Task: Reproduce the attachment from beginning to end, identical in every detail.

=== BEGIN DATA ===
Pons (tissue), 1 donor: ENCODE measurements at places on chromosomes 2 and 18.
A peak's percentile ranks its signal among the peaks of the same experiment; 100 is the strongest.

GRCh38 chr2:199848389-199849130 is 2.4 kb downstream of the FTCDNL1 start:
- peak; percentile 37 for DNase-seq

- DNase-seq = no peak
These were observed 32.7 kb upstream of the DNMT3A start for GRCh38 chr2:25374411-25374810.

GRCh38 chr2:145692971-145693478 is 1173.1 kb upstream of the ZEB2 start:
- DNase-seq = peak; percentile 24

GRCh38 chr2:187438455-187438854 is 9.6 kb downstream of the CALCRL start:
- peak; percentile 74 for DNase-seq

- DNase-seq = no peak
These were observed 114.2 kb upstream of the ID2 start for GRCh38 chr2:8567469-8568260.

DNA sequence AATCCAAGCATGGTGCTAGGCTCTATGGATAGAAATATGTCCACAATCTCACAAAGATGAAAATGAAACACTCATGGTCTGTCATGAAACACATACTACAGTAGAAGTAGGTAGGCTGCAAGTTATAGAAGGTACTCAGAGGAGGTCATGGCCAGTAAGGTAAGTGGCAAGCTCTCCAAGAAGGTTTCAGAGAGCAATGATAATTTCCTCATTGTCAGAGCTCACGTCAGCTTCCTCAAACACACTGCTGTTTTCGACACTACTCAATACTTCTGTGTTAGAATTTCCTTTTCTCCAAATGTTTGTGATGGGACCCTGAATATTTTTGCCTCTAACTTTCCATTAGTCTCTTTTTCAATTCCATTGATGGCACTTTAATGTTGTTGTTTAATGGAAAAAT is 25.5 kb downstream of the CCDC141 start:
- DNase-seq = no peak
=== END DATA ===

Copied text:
Pons (tissue), 1 donor: ENCODE measurements at places on chromosomes 2 and 18.
A peak's percentile ranks its signal among the peaks of the same experiment; 100 is the strongest.

GRCh38 chr2:199848389-199849130 is 2.4 kb downstream of the FTCDNL1 start:
- peak; percentile 37 for DNase-seq

- DNase-seq = no peak
These were observed 32.7 kb upstream of the DNMT3A start for GRCh38 chr2:25374411-25374810.

GRCh38 chr2:145692971-145693478 is 1173.1 kb upstream of the ZEB2 start:
- DNase-seq = peak; percentile 24

GRCh38 chr2:187438455-187438854 is 9.6 kb downstream of the CALCRL start:
- peak; percentile 74 for DNase-seq

- DNase-seq = no peak
These were observed 114.2 kb upstream of the ID2 start for GRCh38 chr2:8567469-8568260.

DNA sequence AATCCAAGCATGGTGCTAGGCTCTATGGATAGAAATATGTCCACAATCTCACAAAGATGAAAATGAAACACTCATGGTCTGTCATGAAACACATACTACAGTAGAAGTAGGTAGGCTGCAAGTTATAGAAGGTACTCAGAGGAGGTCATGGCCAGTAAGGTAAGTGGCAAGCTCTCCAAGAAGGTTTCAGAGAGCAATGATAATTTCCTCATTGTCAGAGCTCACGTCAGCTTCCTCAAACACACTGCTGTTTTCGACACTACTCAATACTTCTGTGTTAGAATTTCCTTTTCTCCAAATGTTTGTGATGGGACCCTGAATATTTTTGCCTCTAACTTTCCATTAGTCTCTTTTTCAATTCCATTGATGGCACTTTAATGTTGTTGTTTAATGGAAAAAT is 25.5 kb downstream of the CCDC141 start:
- DNase-seq = no peak